The toll in China’s coronavirus epidemic rose to 1,770 on Sunday, as 105 new fatalities were reported in Monday morning’s daily update, according to South China Morning Post. The country also reported 2,048 new confirmed cases. The total number of confirmed cases across the country now stands at 70,548. The global toll as of midnight on Sunday stood at 1,775.

In Hubei province, the epicentre of the coronavirus outbreak, 1,933 new confirmed cases were reported. Of the 105 new deaths, 100 were from the Hubei province.

There has been a significant drop in the number of new cases since Friday. Mi Feng, the spokesperson for the National Health Commission, on Sunday said the proportion of people confirmed to be infected who were critically ill had fallen to 22% on Saturday, from 32% on January 27. Mi claimed that the figures indicated that “the effect of the coronavirus controls is appearing”.

However, global concern remained high after the United States announced that more than three dozen Americans on a cruise ship quarantined off Japan were infected. The Indian Embassy in Japan on Sunday said that two more Indians aboard the British cruise ship have tested positive for the coronavirus. The embassy said the two people were among 137 fresh cases reported on the ship between Saturday and Sunday, taking the total number of infected people to 355.

The coronavirus is considered to have originated in a live seafood market in the province’s Wuhan city. Infection symptoms include fever, cough, and shortness of breath. It causes respiratory illness, and is similar to the Severe Acute Respiratory Syndrome, or SARS, which had also emerged from China in 2002. SARS killed 774 people around the world.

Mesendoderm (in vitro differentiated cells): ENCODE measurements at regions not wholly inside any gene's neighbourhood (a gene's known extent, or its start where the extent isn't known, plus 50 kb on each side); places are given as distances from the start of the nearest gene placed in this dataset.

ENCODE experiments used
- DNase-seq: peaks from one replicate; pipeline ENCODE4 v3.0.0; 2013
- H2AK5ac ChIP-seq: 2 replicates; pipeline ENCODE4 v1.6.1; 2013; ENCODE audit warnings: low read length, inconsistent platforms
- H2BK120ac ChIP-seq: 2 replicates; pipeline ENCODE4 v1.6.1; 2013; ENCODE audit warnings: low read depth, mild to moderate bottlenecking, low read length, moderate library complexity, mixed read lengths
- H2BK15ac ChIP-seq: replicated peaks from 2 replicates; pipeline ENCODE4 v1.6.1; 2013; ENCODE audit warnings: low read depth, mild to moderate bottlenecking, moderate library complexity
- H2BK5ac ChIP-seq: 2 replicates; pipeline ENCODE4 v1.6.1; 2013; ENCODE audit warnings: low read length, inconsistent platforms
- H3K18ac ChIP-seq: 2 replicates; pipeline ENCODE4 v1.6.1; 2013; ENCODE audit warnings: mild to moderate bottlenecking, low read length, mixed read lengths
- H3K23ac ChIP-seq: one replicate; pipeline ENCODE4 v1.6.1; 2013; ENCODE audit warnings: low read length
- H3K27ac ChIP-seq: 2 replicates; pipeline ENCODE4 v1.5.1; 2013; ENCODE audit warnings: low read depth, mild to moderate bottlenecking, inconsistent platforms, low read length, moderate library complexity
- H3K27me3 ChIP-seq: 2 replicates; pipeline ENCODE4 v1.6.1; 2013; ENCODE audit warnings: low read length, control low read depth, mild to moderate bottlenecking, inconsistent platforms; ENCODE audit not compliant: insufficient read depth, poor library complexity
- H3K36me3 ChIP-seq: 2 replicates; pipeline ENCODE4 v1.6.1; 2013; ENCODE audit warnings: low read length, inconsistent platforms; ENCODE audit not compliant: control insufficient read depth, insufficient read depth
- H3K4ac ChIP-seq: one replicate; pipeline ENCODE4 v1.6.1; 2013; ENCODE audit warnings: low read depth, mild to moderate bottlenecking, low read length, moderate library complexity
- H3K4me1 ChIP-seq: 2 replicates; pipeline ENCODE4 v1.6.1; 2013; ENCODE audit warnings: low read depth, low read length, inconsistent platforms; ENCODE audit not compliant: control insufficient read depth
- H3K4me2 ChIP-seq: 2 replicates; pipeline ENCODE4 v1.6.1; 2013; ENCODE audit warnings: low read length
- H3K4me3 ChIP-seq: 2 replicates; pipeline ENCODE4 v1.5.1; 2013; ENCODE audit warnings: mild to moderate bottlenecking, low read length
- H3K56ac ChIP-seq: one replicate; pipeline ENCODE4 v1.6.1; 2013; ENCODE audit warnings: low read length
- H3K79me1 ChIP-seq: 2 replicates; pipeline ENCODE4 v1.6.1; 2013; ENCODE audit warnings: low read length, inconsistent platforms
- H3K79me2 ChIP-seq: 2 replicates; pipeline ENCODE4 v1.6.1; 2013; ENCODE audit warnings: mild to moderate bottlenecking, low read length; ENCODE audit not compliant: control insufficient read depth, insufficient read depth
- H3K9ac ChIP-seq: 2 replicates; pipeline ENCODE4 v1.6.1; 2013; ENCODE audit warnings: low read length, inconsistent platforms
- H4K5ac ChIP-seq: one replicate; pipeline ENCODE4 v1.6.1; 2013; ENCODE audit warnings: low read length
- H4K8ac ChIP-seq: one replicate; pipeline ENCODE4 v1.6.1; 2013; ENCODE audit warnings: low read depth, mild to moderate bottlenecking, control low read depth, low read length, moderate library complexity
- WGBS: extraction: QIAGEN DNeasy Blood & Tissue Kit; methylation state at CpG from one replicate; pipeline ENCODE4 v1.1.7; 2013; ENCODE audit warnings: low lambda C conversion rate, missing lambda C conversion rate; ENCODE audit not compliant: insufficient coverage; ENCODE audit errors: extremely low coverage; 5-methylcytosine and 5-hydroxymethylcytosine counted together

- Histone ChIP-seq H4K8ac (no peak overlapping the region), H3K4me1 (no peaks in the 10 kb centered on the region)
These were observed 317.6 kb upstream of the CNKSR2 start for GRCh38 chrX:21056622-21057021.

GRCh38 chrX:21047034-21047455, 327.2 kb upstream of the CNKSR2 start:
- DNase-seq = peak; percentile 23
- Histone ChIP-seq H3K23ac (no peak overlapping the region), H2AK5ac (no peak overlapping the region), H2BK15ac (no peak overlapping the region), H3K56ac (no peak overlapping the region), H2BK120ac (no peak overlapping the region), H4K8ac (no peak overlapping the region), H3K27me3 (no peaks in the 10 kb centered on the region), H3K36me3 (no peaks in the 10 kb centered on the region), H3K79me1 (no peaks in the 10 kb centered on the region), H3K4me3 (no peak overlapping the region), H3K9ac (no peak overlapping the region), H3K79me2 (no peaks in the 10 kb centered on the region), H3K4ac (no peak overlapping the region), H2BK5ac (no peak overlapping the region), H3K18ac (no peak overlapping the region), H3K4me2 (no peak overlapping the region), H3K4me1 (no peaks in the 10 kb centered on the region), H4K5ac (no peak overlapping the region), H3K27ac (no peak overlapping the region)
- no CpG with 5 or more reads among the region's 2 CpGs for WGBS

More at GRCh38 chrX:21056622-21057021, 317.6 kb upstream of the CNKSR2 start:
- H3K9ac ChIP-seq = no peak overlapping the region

The World Health Organization has officially named the virus COVID-19. The Chinese government has begun to convert stadiums into medical shelters due to the shortage of hospitals. Jiao Yahui, deputy director of the National Health Commission, said patients with mild symptoms are being sent to these shelters, so that hospital beds could be freed for more serious cases.

On Sunday, WHO said it was impossible to predict “which direction this epidemic will take”, reported AFP. International experts have arrived in Beijing and begun meeting with their Chinese counterparts over the epidemic, said WHO chief Tedros Adhanom Ghebreyesus. The US Centres for Disease Control and Prevention said they had not yet received an invitation to send experts to the country.

Epidemic could hamper global growth in 2020, says IMF

The International Monetary Fund on Sunday warned that epidemic could hamper global economic growth this year. “There may be a cut that we are still hoping would be in the 0.1%-0.2% space,” IMF Managing Director Kristalina Georgieva told the Global Women’s Forum in Dubai. In January, the International Monetary Fund had said that global growth would reach 3.3% in 2020, compared to 2.9% in 2019 – which was the slowest pace since the financial crisis a decade ago.

Georgieva said the full impact of the disease would depend on how quickly it is contained. “It is too early to say because we don’t yet quite know what is the nature of this virus,” she added. “We don’t know how quickly China will be able to contain it. We don’t know whether it will spread to the rest of the world. If the disease is contained rapidly, there can be a sharp drop and a very rapid rebound.”

The IMF chief pointed out that China’s economy made up just 8% of the global economy in 2002 when the Severe Acute Respiratory Syndrome, or SARS, had hit the country. Now, it accounts for 19%.